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ADC Basics, Part 9: PGA Embedded in an 8-Channel, 12-Bit SAR

We are looking for 12-bit systems that are appropriate for handheld meters, data loggers, automotive systems, or monitoring systems. These systems must produce 4,096 possible digital outputs to a microcontroller or processor. That is an easy task to achieve; however, there is more to the system than a simple 12-bit conversion. Each system has an input multiplexer and should be capable of producing gain changes from 1 to 128 V/V.

In ADC Basics, Part 8: A 4-System Matrix With PGA + 12-bit SAR, we looked at a system with an input multiplexer, followed by a programmable-gain-amplifier (PGA). The signal went into a 12-bit successive approximation analog-to-digital converter (SAR-ADC). This system worked well enough, but let's looks at a different design strategy.

In our second system, an 8-channel, 12-bit SAR-ADC allows for the inclusion of an analog function between the multiplexer and ADC. Embedded in this space is a single-channel PGA and an ADC op amp (Figure 1). Once again, the power supply in this system is 5V. The system programmable gain range is 1 to 128.

Figure 1

Multiplexed, 12-bit ADC-SAR with an embedded PGA gain cell

Multiplexed, 12-bit ADC-SAR with an embedded PGA gain cell

PGA embedded in a 8-channel, 12-bit SAR
In Part 8, the system had a gain range of 1 to 128V/V. We found that at a gain of 16V/V accuracy was 0.006 percent, while producing 11.97 effective bits. The analog output swing was limited, but not enough to impact the amplifier and ADC offset and gain errors. Finally, the system had a very low-cost factor, reasonable power-down capability, and excellent noise performance.

In Figure 1, the signal starts at the ADC's multiplexer. The embedded PGA picks up the signal and applies a gain from 1 to 128. The PGA ports the signal to the input of the ADC op amp. The ADC op amp, in combination with the following R-C stage, drives the signal to the SAR-ADC's input. The input resistor/capacitor pair at the op amp (100Ω and 390pF) output provides resistive isolation between the amplifier and the 390pF capacitor, as well as a charge reservoir (the 390pF capacitor) for the converter's input (Ref. 1).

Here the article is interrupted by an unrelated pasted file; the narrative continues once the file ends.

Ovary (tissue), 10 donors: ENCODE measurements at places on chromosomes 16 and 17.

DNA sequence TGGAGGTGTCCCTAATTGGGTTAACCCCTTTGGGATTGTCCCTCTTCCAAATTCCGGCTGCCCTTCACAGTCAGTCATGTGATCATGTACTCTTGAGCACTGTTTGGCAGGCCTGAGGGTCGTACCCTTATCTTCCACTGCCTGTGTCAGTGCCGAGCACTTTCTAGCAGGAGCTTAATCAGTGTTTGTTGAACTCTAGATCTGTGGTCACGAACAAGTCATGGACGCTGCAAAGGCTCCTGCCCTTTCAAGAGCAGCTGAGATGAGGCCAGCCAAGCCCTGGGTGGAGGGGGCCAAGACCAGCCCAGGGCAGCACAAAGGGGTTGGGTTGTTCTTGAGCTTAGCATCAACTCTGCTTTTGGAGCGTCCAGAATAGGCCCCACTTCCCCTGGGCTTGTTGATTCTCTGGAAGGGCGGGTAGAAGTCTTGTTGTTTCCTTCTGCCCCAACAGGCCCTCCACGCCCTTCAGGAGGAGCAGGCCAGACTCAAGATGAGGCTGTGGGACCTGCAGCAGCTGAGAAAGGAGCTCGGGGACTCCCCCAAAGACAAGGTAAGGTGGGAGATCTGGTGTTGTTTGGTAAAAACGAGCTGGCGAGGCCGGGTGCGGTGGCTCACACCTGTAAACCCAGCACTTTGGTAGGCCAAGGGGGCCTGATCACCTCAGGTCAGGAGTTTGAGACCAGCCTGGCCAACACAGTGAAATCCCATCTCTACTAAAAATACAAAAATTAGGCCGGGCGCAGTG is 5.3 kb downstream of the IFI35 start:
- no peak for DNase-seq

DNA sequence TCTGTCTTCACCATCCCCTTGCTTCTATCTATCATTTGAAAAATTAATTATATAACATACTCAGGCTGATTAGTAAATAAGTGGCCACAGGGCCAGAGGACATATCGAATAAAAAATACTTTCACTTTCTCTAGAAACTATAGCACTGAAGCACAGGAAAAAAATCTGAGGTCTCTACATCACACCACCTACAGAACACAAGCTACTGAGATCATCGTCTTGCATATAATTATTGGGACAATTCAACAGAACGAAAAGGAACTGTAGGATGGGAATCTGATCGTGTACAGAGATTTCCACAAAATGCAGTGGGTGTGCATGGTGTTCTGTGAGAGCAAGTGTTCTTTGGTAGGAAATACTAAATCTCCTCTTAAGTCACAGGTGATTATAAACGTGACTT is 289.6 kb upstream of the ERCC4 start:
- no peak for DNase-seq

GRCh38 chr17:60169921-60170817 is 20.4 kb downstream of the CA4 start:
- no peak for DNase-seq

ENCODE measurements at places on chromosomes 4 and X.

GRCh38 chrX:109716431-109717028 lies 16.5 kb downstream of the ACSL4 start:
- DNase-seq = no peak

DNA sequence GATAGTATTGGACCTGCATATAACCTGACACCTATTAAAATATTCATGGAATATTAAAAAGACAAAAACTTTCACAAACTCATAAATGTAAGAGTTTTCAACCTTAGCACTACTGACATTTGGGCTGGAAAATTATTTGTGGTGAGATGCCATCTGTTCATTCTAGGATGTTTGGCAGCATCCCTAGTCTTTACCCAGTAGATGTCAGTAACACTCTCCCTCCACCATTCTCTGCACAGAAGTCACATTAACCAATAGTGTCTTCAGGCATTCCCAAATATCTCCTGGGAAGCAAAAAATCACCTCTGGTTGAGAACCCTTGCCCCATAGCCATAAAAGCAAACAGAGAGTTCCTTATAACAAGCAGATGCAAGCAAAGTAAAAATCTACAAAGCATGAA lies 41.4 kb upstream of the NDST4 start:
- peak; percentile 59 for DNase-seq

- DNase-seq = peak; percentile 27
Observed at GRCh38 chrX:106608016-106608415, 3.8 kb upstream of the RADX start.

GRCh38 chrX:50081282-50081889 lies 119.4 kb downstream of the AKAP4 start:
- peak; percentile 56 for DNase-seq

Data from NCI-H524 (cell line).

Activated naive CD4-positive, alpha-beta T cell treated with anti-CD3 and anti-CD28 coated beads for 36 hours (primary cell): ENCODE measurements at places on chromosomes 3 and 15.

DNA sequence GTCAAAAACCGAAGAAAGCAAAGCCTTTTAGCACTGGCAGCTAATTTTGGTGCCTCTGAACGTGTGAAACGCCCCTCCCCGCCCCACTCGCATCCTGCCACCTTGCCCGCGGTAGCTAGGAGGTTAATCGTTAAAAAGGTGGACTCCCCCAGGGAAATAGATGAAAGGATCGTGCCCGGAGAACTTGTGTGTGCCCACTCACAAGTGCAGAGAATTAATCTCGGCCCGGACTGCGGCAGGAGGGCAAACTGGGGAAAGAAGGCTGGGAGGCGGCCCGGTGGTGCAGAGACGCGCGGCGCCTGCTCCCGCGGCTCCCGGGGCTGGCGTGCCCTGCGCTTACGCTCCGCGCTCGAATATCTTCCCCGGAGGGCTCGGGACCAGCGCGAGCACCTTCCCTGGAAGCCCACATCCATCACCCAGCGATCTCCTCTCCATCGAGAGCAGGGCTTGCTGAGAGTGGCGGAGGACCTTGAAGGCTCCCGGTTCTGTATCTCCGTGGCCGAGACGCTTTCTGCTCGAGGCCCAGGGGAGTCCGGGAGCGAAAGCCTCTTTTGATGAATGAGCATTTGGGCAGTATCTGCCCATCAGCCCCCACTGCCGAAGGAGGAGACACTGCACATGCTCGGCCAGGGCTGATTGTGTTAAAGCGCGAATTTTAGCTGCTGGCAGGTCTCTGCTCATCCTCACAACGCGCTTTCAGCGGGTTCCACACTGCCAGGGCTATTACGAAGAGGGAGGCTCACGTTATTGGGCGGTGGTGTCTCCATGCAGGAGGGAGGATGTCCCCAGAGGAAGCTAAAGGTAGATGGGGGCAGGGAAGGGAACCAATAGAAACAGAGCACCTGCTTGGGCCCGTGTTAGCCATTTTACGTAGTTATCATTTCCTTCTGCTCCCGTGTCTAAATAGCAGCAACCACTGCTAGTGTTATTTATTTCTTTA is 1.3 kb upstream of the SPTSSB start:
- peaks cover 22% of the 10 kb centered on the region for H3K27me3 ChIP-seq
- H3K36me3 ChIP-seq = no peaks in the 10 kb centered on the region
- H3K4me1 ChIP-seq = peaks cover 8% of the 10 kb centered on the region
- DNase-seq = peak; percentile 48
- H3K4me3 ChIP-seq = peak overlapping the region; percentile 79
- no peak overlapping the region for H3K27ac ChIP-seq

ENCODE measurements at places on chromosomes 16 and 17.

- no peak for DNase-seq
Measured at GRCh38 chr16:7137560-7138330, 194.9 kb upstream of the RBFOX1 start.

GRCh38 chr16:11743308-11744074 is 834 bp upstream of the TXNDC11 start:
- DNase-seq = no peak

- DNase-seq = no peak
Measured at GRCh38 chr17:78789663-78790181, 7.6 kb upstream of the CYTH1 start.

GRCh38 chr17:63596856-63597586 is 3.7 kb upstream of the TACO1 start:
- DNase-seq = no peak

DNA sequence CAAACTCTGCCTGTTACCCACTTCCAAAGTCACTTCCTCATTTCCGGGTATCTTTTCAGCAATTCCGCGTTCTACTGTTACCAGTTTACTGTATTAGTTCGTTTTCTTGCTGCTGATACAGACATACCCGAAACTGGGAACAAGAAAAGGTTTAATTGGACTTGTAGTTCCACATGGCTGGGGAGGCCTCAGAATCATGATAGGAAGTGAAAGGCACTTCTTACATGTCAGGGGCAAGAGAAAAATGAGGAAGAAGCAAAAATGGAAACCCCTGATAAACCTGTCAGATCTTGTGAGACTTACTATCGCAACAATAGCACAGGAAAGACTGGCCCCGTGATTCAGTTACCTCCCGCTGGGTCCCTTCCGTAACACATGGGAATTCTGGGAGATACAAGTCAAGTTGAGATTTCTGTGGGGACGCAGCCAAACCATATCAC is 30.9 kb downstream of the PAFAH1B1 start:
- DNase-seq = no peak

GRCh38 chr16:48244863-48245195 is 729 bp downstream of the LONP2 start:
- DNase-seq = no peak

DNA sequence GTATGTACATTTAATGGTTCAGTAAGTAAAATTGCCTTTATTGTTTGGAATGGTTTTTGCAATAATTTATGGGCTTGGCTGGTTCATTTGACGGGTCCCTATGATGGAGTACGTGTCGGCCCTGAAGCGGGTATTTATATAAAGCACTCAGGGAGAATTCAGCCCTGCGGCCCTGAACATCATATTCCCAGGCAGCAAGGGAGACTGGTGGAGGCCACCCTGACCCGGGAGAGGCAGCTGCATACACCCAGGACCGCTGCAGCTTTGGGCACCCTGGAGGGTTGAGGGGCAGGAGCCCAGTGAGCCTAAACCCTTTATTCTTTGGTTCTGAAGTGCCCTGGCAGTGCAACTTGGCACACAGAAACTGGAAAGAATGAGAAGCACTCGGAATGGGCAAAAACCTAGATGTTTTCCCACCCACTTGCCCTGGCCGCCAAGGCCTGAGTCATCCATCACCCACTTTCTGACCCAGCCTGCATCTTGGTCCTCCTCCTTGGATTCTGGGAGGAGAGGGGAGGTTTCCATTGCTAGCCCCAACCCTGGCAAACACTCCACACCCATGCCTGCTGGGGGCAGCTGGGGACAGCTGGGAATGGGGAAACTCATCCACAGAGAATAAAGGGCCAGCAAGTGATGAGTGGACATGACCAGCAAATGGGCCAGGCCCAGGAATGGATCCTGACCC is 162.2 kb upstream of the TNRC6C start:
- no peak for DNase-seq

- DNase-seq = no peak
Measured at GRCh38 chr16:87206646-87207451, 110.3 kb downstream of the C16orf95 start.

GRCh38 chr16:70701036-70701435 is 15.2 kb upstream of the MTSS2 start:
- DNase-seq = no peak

Noise
Noise generators in this circuit are the PGA, ADC op amp, and the 12-bit SAR-ADC. In terms of noise, the only component that changes with this system evaluation is the PGA. The change in PGA output noise with gain equals Equation 1:

In Equation 1,

  • PGANOISE(RTO) = PGA output noise
  • PGAGAIN = PGA gain
  • PGANOISE(RTI) = PGA input noise = 12 nV/√Hz
  • PGABW = PGA close loop bandwidth (depends on gain setting)

The ADC op amp noise and SAR-ADC noise are consistent across all gain changes. These noise values are equal to 13μVRMS and 460μVRMS, inclusive. Table 1 shows system noise versus PGA gain in Figure 1.

Table 1

Noise performance over PGA gain options

Noise performance over PGA gain options

System timing
As the input multiplexer of the ADC (ADS7951) changes, there is a possibility that the PGA will see a step response. Consequently, the signal at the beginning of each conversion should be allowed ample time to settle. The settling time for the PGA in a gain of 16V/V is 2.6μs (typ.). Additionally, if the PGA gain changes, the device requires 16 clocks for the change. The programming time for this system will be worst case PGA settling/gain select times, which are collectively equal to 3μs.

The unity gain bandwidth of the amplifier (voltage feedback amplifier) is 38MHz. This wide bandwidth complements the SAR-ADC's conversion speed of 1Msps and acquisition time of 325ns. The settling time of this driver amplifier in a gain of one is equal to 0.5μs. Combining this with the settling time of the PGA you get Equation 2:

If a 30 percent guard band is added to this system, the settling time becomes 3.95μs or about 4μs.

In the SAR-ADC's conversion/mux switching algorithm, the converter samples the input signal and then immediately switches channels. This algorithm provides time for the PGA to settle and prepare for the next conversion.

The acquisition of the input signal occurs with the falling edge of chip select (CS) (Figure 2). During the following 16 clock pulses, the converter samples the input signal. Shortly after the signal acquisition, the multiplexer switches to the next setting. At the same time, serial data in (SDI) receives instruction for the next multiplexer setting, which is implemented after the following signal acquisition. In the following clocks, the ADC transmits the digital output word through the serial data out (SDO) pin.

Figure 2

Timing sequence of Figure 1 circuit with a throughput speed of 250 ksps

Timing sequence of Figure 1 circuit with a throughput speed of 250 ksps

Power
When the PGA is on, its power dissipation is 7.5mW. If the PGA is put to sleep digitally or with the sleep pin, power dissipation is 20μW. The SAR-ADC has similar states. As the ADC is operating, its on power dissipation is 14mW. While the ADC is off, power dissipation is 5μW. Finally, this high-speed amplifier has no shut-down capability. The power dissipation of this device is 37.5mW. All power values stated above or typical numbers. Conclusion
This system's accuracy in terms of noise exceeds expectations. The OPA350/ADS7951 combination remains well under the one least significant bit (LSB) mark for a 12-bit system. The dynamic range again is very good, ranging from 5 volts (FSR) with a gain of 1 to 0.039V (FSR) with an analog gain of 128.

Figure 3

Equivalent bits vs. PGA gain

Equivalent bits vs. PGA gain